Behind the Scenes: The Genealogist, the Husband, his Wife, and her Passion.

We all know, and many of us try and apply, that old aphorism ‘Patience is a Virtue’. At the Irish Family History Centre (IFHC) in Dublin we genealogists get to see that played out in many ways with certain clients and their families. A not uncommon scenario is that one person in a family group is passionate about genealogy, but everyone else is just being dragged along.

One day in late April 2017, I found myself covering a lunch break for Gerard Leen, one of our customer assistants. This means taking over duties on the till and doing the introductory talks and preliminary enquiries for potentially interested customers. A husband and wife from America arrived in. She was ultra-keen to get more information about her Irish ancestors. He could not care less, but was helping her logistically in her passion by driving, map reading, and even paying for extended cruises.

I set the wife up on one of our computer workstations and got her started on using the databases that we have access to, some of which she had not tried out and was as keen as mustard to dive in to see what she might find. The husband went on a leisurely wander around the EPIC gift shop to which the IFHC is attached, but he was just killing time. He eventually shuffled back in to the centre and sat down on the waiting seat, where he knew he would be waiting for a long time. His wait was punctuated by various “Oohs” and “Aaahhs” coming from his wife, who was also asking countless questions of any member of staff who happened to be close by.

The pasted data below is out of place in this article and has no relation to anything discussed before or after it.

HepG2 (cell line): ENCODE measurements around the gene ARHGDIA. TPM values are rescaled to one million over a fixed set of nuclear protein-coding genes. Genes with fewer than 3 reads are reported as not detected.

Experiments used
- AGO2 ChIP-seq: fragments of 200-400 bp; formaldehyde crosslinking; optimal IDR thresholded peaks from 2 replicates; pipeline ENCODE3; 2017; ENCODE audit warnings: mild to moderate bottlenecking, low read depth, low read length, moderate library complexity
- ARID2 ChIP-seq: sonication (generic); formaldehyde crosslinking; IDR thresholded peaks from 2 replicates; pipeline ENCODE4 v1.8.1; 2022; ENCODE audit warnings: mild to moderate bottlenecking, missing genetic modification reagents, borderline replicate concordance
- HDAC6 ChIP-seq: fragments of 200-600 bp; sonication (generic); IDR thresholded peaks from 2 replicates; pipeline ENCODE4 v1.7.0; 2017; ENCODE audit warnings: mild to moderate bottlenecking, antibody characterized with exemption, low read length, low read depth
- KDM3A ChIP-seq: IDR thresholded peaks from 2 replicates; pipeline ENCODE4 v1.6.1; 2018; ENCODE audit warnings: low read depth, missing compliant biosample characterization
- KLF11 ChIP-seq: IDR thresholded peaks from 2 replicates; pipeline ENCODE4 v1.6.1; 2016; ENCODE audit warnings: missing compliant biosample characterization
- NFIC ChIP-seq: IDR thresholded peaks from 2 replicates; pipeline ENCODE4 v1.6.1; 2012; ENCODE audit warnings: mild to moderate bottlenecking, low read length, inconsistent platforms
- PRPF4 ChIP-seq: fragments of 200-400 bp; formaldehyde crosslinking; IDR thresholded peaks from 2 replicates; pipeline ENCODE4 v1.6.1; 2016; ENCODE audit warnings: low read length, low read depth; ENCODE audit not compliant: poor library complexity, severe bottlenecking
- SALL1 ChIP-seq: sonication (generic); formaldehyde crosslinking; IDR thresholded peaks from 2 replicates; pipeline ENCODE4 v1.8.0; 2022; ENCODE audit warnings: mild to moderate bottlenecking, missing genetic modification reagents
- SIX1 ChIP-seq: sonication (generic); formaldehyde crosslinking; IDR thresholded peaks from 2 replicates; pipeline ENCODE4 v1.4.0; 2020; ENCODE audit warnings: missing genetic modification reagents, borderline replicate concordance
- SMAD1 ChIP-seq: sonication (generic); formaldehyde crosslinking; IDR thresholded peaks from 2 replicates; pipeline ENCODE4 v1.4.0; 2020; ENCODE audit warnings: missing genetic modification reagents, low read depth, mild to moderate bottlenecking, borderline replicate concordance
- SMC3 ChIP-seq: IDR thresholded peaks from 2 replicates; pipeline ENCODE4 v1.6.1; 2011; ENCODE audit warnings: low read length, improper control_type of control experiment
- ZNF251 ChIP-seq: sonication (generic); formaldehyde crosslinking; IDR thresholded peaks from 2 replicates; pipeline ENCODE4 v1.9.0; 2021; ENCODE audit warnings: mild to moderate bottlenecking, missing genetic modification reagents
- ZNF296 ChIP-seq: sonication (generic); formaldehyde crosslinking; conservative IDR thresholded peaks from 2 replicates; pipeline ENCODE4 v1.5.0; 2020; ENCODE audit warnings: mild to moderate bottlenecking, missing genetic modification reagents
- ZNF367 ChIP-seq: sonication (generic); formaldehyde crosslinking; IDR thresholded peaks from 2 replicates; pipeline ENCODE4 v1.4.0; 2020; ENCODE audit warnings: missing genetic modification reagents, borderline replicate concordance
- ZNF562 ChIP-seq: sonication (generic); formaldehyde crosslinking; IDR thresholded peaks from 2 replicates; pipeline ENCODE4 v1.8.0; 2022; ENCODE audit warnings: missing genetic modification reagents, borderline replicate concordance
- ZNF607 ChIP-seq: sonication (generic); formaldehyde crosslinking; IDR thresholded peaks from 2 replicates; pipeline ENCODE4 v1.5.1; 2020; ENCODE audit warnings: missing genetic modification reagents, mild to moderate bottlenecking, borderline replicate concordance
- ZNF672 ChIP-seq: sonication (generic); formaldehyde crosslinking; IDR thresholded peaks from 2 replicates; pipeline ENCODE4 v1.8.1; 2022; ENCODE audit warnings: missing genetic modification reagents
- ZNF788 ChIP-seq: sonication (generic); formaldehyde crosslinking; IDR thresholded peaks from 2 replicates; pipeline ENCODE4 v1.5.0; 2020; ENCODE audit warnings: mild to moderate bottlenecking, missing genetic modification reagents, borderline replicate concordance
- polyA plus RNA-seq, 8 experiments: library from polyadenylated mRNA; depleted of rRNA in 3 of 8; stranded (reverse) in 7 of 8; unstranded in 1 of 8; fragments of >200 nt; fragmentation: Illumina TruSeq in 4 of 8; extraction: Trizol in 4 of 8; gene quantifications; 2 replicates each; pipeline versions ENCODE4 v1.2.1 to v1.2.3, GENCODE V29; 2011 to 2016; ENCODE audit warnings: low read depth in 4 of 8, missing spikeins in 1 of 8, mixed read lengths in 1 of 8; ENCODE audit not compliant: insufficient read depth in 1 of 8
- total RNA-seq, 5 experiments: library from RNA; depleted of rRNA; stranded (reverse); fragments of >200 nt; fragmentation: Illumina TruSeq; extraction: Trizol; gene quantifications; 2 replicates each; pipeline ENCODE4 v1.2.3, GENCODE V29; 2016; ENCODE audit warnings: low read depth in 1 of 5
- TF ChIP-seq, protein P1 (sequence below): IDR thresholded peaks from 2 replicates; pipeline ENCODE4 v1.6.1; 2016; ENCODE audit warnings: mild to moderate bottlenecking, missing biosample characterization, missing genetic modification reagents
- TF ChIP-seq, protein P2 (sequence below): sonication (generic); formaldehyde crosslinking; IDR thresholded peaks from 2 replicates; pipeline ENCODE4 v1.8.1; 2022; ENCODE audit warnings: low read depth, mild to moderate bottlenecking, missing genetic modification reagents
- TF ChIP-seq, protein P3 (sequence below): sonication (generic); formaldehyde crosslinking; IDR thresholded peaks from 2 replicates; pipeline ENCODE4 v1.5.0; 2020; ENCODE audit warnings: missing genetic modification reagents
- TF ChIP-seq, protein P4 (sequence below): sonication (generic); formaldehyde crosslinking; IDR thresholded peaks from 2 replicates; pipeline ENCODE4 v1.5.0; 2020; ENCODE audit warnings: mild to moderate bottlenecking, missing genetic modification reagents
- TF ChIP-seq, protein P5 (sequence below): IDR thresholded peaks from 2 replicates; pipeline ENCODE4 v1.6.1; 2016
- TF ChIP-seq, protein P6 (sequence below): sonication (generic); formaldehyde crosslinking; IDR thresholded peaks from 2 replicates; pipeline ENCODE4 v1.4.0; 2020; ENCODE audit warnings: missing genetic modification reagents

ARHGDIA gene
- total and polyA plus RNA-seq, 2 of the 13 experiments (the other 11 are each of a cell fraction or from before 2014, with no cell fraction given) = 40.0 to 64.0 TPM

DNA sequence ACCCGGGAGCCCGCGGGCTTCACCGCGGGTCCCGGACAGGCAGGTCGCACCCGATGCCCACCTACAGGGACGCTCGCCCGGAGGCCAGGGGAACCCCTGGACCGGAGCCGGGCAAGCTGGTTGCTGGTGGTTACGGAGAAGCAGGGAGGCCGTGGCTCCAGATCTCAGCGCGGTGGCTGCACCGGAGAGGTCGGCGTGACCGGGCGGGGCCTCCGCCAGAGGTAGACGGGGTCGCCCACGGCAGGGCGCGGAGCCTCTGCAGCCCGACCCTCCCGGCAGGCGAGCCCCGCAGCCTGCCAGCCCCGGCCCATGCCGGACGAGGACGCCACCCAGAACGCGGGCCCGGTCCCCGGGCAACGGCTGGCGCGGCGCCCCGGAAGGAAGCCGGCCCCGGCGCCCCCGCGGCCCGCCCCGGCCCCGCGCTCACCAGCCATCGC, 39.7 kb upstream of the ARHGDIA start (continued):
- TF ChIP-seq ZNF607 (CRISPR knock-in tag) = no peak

I got talking to the husband. He turned out to be a retired executive for a major US food company. We swapped ideas on how to market the IFHC, while his wife made ever-more excited noises in the background.

After two hours of frenetic database activity, she was satiated. At least for that afternoon. But the husband (and I) knew that the next day she would be recharged and ready for more Irish ancestry action. Genealogy can be such an untameable passion.

 

By Patrick Roycroft